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City heads push Tuesday’s meeting

They say residents should attend special budget talk
By: Stephanie Dumm News Messenger Reporter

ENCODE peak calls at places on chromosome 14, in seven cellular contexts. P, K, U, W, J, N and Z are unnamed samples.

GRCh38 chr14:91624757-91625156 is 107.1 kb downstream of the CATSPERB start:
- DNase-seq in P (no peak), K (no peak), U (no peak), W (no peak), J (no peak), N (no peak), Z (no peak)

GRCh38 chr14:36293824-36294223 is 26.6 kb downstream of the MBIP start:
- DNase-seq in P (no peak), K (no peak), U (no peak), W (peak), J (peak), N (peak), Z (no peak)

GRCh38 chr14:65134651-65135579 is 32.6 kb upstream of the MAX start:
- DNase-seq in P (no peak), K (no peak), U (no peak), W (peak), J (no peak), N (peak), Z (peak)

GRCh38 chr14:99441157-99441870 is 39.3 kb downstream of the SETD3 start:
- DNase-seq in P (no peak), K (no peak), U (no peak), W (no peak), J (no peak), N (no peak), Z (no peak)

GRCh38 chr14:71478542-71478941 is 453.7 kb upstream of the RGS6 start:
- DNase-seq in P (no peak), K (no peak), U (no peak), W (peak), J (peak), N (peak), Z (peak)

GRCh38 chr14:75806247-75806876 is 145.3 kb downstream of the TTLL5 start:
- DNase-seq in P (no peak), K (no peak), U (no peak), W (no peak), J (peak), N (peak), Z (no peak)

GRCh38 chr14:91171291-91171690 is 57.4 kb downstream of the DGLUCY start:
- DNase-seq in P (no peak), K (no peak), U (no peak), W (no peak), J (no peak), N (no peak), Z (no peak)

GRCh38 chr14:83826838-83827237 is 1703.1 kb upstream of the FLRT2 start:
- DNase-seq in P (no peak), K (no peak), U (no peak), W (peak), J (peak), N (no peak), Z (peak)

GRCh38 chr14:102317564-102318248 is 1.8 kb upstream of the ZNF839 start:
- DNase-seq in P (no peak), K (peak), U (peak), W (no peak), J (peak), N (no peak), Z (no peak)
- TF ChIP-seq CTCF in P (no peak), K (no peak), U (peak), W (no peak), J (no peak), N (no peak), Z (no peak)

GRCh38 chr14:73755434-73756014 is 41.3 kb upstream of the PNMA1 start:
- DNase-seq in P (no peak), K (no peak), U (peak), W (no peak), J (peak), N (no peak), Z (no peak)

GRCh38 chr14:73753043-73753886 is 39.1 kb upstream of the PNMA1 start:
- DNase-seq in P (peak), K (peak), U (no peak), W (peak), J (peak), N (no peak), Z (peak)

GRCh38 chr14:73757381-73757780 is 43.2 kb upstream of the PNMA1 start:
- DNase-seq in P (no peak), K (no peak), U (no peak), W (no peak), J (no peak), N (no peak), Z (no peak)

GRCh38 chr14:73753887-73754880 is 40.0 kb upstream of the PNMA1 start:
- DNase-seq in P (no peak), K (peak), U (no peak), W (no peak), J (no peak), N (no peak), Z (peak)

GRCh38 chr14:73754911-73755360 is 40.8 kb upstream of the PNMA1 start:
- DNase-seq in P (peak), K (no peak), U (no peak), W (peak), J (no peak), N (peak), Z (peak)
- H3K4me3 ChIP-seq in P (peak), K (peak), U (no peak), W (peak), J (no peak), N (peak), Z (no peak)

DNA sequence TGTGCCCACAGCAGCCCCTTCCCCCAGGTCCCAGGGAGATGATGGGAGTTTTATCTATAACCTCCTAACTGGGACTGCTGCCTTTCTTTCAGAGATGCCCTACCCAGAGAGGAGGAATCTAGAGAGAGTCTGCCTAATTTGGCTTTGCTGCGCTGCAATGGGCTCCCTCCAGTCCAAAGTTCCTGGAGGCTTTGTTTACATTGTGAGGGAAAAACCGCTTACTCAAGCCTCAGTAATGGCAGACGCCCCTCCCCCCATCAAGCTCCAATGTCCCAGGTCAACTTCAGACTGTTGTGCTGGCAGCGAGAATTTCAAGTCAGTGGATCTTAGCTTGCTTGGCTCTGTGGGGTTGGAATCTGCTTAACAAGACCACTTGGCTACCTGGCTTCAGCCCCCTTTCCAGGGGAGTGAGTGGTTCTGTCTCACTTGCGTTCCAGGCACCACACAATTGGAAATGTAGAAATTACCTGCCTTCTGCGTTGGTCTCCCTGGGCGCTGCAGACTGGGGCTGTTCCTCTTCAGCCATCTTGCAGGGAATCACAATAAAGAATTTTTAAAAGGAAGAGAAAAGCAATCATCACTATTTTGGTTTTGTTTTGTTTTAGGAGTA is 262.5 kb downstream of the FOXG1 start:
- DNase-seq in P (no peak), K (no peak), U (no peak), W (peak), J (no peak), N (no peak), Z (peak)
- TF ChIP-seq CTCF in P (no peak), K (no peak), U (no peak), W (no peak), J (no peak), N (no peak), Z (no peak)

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Residents interested in hearing about an audited report of the city’s finances should attend Tuesday’s special City Council meeting. That’s according to both City Manager Jim Estep and Mayor Paul Joiner, when asked why residents should be there. Joiner said the meeting will cover three topics: a review of financial statements for the last fiscal year, proposed expenditure reductions for this fiscal year and an amendment to Estep’s employment agreement for a salary reduction. The public “as always,” Joiner said, will have an opportunity to comment. Joiner explained the urgency of the meeting. “It made the most sense to have discussions about the proposed expenditure reductions for fiscal year 2010-2011 after receiving the auditor’s report on fiscal year 2009-2010,” Joiner said. “The auditors were not available to attend the March 22 council meeting. April 5 was the first date that was available for all to attend.” The News Messenger asked Joiner why residents should be at the meeting. “Anyone with an interest in the independent third-party auditor’s report on fiscal year 2010-2011 financial statements should attend,” Joiner said. Estep gave two reasons. “One, to hear the financial status of the city from our auditors,” Estep said. “Anyone who has any interest whatsoever in understanding the city’s financial conditions as audited should be there.” The General Fund, which covers police, fire, library and recreation services, has a deficit between revenues and expenditures of “$1.5 to $2 million, depending on what cuts are made,” according to Estep. Estep said he and Assistant City Manager/Chief Financial Officer Anna Jatczak will present the proposed budget cuts for this fiscal year while department heads “will be there to answer detailed questions.” The News Messenger spoke with Lincoln Police Chief Paul Shelgren, Lincoln Fire Chief Dave Whitt and Library Director Darla Wegener about what they will fight to keep and their feelings about going into next year with the budget cuts they will have to make. Assistant Director of Recreation Mandy Walker could not be reached for comment. “It’s hard to say fight to keep. We want to maintain staffing that we have, but with the situation with the budget and available money, I don’t know if fight is the right word,” Shelgren said. “The council and the city manager are fully aware of public safety needs for the community. We’re going to make our recommendations, and as far as staffing goes, we don’t want to lose anyone else.” Shelgren said the council will decide what is cut. “The council will make the final decision on what reserves are used and if we maintain police positions,” Shelgren said. Shelgren said he is “very guarded and very cautious,” and “concerned for the officers and for the city,” and “sure had a lot of sleepless nights.” “We are looking at every avenue we can find. One is to serve the community and, two, is to maintain our officers. They make a lot of sacrifices every day, put their lives on the line and people don’t realized how often our officers do these types of things,” Shelgren said. “I think sometimes their efforts are taken for granted.” Fire Chief Whitt described the situation as “challenging.” “I just think, it is what it is. We’re in a position where it’s going to be you pick and choose from a menu of services that you can and can’t provide,” Whitt said. Whitt added that “the fire department is in a very peculiar situation.” “The standards of services that a fire department should be at and is supposed to provide a citizenry similar to Lincoln, we are in no way meeting a minimum standard.” Whitt said. “Lincoln should have four engine companies, fully staffed with a minimum of three personnel each, one truck company with a minimum of four personnel, an additional battalion chief and office help.” “I’m charged with providing fire protection to the citizens of Lincoln, I am supposed to manage overall management and operations of planning and budgeting for the fire department. When you have this low of staffing and this low of resources for a town of 42,000, it makes it near impossible,” Whitt said. “I made the choice when I first came here to not spend any money and to keep expenditures down, and that‘s been our mantra for 4 1/2 years.” Wegener said she is “fighting to keep whatever I possibly can” for both libraries. “With the cuts needed to balance the budget, I’m mainly trying to retain as many hours as possible and as much staff as possible,” Wegener said. “To keep the staff we currently have employed, with the hours they are working now, that would be nice but I don’t know if that’s fiscally responsible.” Wegener acknowledged there could be cuts to the amount of time she works. “There are so many feelings involved here, I couldn’t name just one feeling,” Wegener said. “I’m hopeful for the future of Lincoln because it’s a great community and it’s done great things for the library in the past and I know it will in the future. My whole thing overriding is to be hopeful. What it really comes down to is I’m going to try to be strong and hopeful.”